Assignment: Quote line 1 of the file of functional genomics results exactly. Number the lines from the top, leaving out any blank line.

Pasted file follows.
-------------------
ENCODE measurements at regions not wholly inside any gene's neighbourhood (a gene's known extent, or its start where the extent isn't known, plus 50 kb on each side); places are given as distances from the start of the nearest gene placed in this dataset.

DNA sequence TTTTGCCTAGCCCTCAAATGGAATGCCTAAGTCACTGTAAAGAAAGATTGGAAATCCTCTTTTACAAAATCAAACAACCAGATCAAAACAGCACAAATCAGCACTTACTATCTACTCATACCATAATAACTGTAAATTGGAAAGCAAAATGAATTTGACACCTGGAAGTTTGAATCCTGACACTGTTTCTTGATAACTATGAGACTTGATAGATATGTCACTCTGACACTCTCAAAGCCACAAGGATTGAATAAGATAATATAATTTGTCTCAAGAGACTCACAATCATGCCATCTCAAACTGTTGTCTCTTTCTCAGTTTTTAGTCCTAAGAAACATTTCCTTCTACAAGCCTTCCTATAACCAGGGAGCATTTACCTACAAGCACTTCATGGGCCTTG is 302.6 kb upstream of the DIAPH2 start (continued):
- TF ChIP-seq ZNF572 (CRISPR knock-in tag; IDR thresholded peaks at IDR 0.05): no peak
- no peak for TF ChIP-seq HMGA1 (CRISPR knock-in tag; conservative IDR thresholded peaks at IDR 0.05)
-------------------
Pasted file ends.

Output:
ENCODE measurements at regions not wholly inside any gene's neighbourhood (a gene's known extent, or its start where the extent isn't known, plus 50 kb on each side); places are given as distances from the start of the nearest gene placed in this dataset.